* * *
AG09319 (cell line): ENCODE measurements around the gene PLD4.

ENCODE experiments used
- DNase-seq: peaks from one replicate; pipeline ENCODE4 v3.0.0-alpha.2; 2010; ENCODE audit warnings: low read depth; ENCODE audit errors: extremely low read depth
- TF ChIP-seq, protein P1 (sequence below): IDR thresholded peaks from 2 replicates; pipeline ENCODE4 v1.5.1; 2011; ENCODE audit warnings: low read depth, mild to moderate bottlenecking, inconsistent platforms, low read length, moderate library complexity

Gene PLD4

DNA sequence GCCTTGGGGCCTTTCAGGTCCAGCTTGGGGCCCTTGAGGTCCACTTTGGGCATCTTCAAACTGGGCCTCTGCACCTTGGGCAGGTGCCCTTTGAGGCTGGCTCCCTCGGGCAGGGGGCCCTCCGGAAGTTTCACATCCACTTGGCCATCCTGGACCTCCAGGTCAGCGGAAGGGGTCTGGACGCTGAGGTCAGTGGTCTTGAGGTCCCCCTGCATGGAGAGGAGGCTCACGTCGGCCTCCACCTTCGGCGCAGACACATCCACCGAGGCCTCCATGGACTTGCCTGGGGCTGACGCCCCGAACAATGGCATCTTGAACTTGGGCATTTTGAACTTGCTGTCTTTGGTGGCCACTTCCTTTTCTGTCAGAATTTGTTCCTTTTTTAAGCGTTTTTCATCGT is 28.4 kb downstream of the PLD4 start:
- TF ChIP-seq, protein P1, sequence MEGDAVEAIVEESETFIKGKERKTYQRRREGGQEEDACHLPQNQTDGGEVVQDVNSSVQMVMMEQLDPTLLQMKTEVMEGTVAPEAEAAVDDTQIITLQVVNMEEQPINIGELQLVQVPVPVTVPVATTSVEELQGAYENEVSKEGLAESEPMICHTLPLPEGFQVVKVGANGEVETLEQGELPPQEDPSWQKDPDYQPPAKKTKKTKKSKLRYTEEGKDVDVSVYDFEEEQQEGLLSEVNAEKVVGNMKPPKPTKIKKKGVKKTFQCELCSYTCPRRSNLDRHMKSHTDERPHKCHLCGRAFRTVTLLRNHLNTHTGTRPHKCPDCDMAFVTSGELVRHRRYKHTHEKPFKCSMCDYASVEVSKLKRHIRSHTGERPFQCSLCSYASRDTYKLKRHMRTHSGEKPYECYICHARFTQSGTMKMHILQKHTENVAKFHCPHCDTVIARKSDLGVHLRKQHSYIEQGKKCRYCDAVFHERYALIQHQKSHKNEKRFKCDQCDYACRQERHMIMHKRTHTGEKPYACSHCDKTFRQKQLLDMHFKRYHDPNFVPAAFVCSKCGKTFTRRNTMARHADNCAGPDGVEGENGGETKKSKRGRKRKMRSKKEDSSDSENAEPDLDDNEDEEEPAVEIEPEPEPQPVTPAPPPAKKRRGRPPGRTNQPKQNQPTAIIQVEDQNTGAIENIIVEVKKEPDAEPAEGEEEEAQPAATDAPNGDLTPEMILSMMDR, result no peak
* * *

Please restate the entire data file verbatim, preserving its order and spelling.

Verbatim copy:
AG09319 (cell line): ENCODE measurements around the gene PLD4.

ENCODE experiments used
- DNase-seq: peaks from one replicate; pipeline ENCODE4 v3.0.0-alpha.2; 2010; ENCODE audit warnings: low read depth; ENCODE audit errors: extremely low read depth
- TF ChIP-seq, protein P1 (sequence below): IDR thresholded peaks from 2 replicates; pipeline ENCODE4 v1.5.1; 2011; ENCODE audit warnings: low read depth, mild to moderate bottlenecking, inconsistent platforms, low read length, moderate library complexity

Gene PLD4

DNA sequence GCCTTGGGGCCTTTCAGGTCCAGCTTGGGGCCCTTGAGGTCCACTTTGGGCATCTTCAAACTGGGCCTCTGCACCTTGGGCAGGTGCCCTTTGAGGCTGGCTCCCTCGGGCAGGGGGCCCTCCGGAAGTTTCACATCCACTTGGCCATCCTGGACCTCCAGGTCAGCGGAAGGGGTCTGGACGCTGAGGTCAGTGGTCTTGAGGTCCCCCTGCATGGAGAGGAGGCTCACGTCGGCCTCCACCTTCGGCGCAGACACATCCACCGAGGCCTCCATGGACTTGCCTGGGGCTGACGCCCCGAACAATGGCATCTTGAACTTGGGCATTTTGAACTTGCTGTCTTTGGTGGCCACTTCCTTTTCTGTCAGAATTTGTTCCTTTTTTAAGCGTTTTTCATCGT is 28.4 kb downstream of the PLD4 start:
- TF ChIP-seq, protein P1, sequence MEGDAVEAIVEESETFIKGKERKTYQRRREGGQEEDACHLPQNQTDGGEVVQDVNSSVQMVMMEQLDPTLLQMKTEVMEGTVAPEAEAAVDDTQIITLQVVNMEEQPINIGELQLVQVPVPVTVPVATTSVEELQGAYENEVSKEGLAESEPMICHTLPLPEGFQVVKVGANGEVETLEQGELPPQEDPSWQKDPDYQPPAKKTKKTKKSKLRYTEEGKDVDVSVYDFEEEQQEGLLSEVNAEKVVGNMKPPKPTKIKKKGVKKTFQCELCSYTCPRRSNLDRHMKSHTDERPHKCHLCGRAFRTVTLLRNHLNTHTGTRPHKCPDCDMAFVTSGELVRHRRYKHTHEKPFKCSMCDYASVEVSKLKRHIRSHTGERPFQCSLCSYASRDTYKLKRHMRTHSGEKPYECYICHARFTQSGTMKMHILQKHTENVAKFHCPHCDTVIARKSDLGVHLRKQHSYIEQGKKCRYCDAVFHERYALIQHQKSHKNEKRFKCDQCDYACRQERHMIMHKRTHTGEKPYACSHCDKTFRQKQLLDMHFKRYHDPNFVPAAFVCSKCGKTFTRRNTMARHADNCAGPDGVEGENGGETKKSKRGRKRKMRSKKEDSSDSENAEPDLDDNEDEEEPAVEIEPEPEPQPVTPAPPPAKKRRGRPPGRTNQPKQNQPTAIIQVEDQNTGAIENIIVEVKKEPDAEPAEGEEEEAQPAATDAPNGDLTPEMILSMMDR, result no peak